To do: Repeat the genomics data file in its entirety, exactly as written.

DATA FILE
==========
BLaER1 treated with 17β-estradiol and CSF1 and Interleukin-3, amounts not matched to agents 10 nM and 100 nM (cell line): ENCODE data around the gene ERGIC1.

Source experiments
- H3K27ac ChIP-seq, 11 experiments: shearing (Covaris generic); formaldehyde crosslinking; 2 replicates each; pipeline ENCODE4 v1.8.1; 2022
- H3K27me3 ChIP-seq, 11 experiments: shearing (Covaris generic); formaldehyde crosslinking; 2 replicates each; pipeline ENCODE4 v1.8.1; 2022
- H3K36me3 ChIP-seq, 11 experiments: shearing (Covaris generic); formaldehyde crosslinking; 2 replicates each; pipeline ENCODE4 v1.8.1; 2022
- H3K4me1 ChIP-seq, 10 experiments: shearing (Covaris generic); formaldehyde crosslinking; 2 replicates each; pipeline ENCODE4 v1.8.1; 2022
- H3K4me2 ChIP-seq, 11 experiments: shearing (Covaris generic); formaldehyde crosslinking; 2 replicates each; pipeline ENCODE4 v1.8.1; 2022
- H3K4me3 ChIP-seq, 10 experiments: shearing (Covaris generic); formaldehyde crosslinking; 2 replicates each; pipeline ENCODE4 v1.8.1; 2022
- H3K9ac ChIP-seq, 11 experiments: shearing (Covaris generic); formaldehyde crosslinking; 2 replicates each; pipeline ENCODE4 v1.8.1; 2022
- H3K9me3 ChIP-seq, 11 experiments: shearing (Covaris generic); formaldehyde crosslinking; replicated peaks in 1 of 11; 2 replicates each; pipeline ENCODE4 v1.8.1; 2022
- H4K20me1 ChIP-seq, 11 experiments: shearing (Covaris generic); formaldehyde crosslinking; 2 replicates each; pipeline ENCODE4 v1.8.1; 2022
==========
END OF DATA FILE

BLaER1 treated with 17β-estradiol and CSF1 and Interleukin-3, amounts not matched to agents 10 nM and 100 nM (cell line): ENCODE data around the gene ERGIC1.

Source experiments
- H3K27ac ChIP-seq, 11 experiments: shearing (Covaris generic); formaldehyde crosslinking; 2 replicates each; pipeline ENCODE4 v1.8.1; 2022
- H3K27me3 ChIP-seq, 11 experiments: shearing (Covaris generic); formaldehyde crosslinking; 2 replicates each; pipeline ENCODE4 v1.8.1; 2022
- H3K36me3 ChIP-seq, 11 experiments: shearing (Covaris generic); formaldehyde crosslinking; 2 replicates each; pipeline ENCODE4 v1.8.1; 2022
- H3K4me1 ChIP-seq, 10 experiments: shearing (Covaris generic); formaldehyde crosslinking; 2 replicates each; pipeline ENCODE4 v1.8.1; 2022
- H3K4me2 ChIP-seq, 11 experiments: shearing (Covaris generic); formaldehyde crosslinking; 2 replicates each; pipeline ENCODE4 v1.8.1; 2022
- H3K4me3 ChIP-seq, 10 experiments: shearing (Covaris generic); formaldehyde crosslinking; 2 replicates each; pipeline ENCODE4 v1.8.1; 2022
- H3K9ac ChIP-seq, 11 experiments: shearing (Covaris generic); formaldehyde crosslinking; 2 replicates each; pipeline ENCODE4 v1.8.1; 2022
- H3K9me3 ChIP-seq, 11 experiments: shearing (Covaris generic); formaldehyde crosslinking; replicated peaks in 1 of 11; 2 replicates each; pipeline ENCODE4 v1.8.1; 2022
- H4K20me1 ChIP-seq, 11 experiments: shearing (Covaris generic); formaldehyde crosslinking; 2 replicates each; pipeline ENCODE4 v1.8.1; 2022